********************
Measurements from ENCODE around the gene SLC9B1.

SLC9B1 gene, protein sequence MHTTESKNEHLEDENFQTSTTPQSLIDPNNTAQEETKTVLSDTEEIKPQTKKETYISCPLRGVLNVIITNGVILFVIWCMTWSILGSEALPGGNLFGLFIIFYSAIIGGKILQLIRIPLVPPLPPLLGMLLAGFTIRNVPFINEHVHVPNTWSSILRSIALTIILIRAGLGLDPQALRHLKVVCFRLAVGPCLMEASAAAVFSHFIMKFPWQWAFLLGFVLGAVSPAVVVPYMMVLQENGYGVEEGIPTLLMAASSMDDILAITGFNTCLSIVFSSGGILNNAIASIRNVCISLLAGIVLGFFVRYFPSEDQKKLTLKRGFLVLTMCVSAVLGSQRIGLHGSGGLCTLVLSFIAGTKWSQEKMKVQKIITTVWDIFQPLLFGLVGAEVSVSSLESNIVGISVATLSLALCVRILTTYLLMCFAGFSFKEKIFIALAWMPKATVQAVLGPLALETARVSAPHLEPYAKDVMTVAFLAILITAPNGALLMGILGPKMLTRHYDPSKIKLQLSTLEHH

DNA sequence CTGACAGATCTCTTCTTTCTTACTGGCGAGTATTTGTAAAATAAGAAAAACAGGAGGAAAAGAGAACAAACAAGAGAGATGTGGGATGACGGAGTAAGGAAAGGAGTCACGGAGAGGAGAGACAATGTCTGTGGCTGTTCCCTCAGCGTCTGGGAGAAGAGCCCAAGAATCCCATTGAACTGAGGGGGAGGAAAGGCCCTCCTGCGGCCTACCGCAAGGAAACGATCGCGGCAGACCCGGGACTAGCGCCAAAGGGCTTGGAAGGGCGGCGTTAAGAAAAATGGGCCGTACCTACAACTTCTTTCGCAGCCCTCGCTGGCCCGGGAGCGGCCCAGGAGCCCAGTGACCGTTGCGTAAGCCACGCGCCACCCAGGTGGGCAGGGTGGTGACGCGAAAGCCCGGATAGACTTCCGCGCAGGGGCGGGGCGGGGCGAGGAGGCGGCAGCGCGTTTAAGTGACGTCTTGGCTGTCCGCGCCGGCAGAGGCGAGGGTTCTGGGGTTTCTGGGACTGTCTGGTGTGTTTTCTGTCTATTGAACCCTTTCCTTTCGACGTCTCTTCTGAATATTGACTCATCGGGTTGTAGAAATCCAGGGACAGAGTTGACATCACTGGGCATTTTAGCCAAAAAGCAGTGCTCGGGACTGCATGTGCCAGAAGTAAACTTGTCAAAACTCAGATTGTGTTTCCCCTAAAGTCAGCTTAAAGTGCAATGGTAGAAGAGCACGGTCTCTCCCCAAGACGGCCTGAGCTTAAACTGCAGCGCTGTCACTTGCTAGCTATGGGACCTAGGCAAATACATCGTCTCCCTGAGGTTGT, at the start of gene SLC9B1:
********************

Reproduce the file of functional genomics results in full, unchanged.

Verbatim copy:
Measurements from ENCODE around the gene SLC9B1.

SLC9B1 gene, protein sequence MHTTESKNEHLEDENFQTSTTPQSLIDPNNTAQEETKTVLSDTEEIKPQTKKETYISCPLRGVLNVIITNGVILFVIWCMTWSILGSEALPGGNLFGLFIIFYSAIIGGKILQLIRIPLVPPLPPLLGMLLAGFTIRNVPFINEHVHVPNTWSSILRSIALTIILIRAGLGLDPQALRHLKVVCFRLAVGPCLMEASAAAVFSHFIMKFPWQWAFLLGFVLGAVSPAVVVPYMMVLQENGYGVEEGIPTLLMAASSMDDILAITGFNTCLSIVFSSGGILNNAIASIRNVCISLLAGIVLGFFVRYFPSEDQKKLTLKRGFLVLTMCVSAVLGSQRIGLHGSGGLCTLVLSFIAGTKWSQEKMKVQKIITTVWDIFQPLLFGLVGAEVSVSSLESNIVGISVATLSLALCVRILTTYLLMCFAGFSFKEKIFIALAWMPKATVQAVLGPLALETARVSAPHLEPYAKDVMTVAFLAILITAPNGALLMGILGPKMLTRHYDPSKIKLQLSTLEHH

DNA sequence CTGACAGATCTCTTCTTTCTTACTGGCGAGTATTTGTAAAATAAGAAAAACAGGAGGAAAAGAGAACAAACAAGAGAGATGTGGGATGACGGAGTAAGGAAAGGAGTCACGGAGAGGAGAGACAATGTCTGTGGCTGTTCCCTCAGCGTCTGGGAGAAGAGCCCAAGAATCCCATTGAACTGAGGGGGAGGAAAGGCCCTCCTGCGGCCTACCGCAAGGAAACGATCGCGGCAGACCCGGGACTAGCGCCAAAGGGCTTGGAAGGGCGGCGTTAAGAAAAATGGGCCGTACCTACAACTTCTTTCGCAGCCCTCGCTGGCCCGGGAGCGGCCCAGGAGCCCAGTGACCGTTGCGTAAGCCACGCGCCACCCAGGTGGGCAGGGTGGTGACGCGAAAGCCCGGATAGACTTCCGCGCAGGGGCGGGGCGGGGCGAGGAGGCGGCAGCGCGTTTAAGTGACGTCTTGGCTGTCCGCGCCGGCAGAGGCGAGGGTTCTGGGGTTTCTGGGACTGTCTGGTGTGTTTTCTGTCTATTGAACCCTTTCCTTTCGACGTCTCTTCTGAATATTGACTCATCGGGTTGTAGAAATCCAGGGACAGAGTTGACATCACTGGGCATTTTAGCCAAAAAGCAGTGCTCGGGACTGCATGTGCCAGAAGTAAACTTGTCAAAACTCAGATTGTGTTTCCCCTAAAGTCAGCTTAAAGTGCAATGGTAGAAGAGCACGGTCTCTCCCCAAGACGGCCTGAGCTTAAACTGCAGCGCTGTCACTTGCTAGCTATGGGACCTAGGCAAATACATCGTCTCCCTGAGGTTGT, at the start of gene SLC9B1: